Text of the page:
Basically, learning anatomy is for the sake of understanding the structure beneath that which you see, and will only further enhance your comprehension of whatever characters you intend to draw, adding more opportunities and variation. It's a very useful skill, and you could purposely choose not to use it, but having it and not using it is different than straight up not having it!

Since we're talking about drawing human characters, it would be to our benefit to understand the structure of the human body. When you feel like you have attained a comprehensive understanding of muscular anatomy, try studying the skeletal structure, as well. Muscles are connected to the skeleton, after all! This will also help in gesture drawing and posing, to understand how the muscles of the body stretch and turn, resulting in some very natural, beautifully dynamic poses.

PoseManiacs has a function where you can toggle color-coded appearances of the muscles when viewing the anatomical models, allowing for easier visibility. We didn't have this back when I started, so make the most of it!



#5 - Lighting and Shading  Dark/Light Elemental (Lv. 5)


Another important fundamental in art, is the understanding of light and shadow. Lighting and shading allows us to establish vivid form and dimension in a subject, and it is what allows it to feel as though it truly looks to be present, despite it being in a 2-dimensional illustration. Essentially, it gives form and a sense of realism to something.

Here is an example of the basics of lighting and shading upon a sphere:

96fe0e7890ca329ac23609f1f1b9aa93.jpg

(Source: Pinterest)

Plainly, shadow is where light does not reach, but this is actually not entirely true. When light shines onto another surface or color in the immediate environment, the light that bounces off of it can actually seep into the shadow as a colored form of light, and this is called bounce light, or reflected light. Although black and white, you can see the slight, soft arc of light around the outer edge of the shaded area despite it being the opposite side of the light source. If you were to imagine a pearl on a metal surface, you would see a similar effect.

Now, since a sphere is round, the light that shines upon it will disperse across its curved surface, causing the shadow to resemble a gradient of light and shadow, rather than a sharp, abrupt transition as would occur with a cube.

To familiarize yourself with lighting and shading, practice drawing and shading several 3d shapes such as spheres, cubes, cones, and rectangles. You will quickly come to understand how light and shadow appear differently (or similarly) on each of these shapes, such as in the following example:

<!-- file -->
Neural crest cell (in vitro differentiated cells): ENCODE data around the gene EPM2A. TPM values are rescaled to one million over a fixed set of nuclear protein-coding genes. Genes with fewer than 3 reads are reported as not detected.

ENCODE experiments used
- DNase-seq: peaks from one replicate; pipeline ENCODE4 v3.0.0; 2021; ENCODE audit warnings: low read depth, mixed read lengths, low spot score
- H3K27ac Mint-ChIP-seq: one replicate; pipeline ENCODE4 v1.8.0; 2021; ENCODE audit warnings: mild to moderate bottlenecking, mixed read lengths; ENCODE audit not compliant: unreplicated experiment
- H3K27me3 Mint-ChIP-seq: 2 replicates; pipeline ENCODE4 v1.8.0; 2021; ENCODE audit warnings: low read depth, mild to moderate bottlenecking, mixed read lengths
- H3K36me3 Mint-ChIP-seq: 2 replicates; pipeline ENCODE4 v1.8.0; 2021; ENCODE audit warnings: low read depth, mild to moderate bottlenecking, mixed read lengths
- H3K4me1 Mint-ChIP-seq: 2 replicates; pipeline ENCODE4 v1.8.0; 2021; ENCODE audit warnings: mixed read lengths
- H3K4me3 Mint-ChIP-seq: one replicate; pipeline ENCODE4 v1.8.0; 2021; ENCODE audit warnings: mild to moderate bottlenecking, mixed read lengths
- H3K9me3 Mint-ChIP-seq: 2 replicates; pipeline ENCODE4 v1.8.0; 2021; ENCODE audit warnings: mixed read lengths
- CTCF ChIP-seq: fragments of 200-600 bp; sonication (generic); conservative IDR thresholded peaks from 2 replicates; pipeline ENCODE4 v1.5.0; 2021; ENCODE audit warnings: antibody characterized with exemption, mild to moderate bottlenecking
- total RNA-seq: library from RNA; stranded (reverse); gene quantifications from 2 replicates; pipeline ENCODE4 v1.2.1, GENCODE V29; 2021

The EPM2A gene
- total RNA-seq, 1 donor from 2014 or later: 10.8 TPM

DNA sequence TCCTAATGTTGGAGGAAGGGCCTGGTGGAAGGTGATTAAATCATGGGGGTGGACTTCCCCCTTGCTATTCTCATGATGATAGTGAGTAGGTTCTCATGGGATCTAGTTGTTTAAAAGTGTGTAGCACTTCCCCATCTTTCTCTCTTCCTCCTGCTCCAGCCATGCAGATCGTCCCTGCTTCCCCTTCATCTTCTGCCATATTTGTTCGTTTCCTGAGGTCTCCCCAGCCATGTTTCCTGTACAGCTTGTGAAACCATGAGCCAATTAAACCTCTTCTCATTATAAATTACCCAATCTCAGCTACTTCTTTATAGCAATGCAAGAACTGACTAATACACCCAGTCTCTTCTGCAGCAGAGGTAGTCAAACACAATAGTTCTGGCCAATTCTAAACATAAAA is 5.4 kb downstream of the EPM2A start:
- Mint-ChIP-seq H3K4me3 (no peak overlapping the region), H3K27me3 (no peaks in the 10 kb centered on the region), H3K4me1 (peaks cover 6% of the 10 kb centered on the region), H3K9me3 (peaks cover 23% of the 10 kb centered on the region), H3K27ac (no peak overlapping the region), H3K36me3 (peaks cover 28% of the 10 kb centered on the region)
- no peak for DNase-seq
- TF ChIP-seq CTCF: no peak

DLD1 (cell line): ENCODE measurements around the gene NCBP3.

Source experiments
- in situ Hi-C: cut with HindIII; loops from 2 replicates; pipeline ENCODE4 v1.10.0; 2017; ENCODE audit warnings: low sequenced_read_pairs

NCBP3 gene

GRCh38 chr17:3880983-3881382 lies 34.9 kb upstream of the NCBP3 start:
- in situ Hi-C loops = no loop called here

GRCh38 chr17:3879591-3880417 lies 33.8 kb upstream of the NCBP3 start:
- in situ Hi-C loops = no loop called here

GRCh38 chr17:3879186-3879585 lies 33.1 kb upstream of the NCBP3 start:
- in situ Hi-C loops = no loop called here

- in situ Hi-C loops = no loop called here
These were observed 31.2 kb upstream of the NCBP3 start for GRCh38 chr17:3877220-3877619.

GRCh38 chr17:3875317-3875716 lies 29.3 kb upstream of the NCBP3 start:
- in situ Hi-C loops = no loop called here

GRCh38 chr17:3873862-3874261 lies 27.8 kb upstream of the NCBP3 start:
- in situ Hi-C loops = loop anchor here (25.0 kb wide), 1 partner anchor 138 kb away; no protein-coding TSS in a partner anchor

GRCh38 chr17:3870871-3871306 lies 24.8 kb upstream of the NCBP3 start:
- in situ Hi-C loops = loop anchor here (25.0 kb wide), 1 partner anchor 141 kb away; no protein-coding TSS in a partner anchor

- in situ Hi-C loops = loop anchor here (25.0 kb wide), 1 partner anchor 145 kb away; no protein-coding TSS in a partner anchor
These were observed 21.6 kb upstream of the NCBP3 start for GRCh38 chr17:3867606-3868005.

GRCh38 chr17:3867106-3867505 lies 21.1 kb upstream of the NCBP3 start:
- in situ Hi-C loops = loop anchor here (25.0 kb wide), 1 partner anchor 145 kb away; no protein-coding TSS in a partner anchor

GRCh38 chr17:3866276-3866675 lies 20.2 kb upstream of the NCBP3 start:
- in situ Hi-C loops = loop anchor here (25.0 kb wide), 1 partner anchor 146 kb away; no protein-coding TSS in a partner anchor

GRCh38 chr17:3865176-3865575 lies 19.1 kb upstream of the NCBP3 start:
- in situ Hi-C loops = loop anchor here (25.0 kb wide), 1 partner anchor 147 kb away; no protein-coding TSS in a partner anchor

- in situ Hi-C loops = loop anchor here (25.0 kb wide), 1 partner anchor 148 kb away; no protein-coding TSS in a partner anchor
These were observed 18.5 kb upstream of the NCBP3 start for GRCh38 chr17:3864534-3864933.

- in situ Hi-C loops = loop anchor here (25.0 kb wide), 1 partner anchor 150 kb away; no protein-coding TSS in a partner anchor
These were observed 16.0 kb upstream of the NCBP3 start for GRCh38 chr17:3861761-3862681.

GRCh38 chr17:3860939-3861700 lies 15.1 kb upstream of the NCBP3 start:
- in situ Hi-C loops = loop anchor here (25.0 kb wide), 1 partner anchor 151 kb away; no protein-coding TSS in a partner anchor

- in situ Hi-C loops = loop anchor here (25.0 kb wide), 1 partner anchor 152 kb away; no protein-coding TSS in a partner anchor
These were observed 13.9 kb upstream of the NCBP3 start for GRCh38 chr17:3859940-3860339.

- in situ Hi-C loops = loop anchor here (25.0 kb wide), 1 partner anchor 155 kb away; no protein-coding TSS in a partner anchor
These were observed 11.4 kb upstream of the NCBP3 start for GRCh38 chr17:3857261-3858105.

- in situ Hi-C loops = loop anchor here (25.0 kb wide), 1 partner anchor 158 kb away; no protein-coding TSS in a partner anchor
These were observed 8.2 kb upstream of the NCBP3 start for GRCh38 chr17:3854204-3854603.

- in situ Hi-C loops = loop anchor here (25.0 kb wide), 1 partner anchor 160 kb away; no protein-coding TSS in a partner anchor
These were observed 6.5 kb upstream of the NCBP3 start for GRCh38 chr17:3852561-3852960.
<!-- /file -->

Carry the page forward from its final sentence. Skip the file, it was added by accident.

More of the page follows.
29a11dda1f5c436ef455cb01e9e10fa9.jpg

(Source: Pinterest)


As well as here:


af470256931bb4cd412536a3f28bc0ac.jpg

(Source: Pinterest)


When you've become familiar with shading 3d shapes, you can move towards applying lighting and shading techniques onto characters, starting from the face, hair, and body. When you begin applying shadows to characters, you will discover the interesting effect that shading has on the overall impact, and mood of the expression and scene...

Although the examples from here on out are of digital art and coloring, the same elements of color, light and shadow apply to traditional art, as well. This is visible in many old, famous paintings of realistic portraits.

162888b1241b8e9d97fea757dc7c5ab8.jpg

(Source: Pinterest)

The following example is part of a guide on a Japanese site and includes some notes. I'll provide translation.

(The images are from right to left; right being before, and left being after applying shading.)

"On a Multiply layer, cover the hair, face, body, everything and blend the shading, then reduce transparency. Reduce level of shading wherever you like."
(arrow) "Reducing it like this over here, adds a sense of atmosphere"
(which it does; the power of bounce light. That slight, lighter purple could've been blue to add a sense of general air or sky, but this is entirely up to the artist's intentions)

content_%E6%8F%8F%E3%81%8D%E6%96%B9_%E8%96%84%E8%89%B2%E9%AB%AA09.jpg

(Source: https://ichi-up.net/2020/15)

As well as the following.

"On a Hard Light layer, paint a color with high saturation (usually red for skin) on the boundary where light and shadow meet."

content_%E6%8F%8F%E3%81%8D%E6%96%B9_%E8%96%84%E8%89%B2%E9%AB%AA11.jpg

(Source: https://ichi-up.net/2020/15)

She's talking about SSS; Sub-surface Scattering. This is a lighting and coloring technique where when light seeps through a surface, it carries that subject's color through the shadow until a certain range. You'll see it when you put a flashlight against your hand and see the red of your flesh shine through the opposite end.

Example:

iu

(Source: bgates87 (lmao))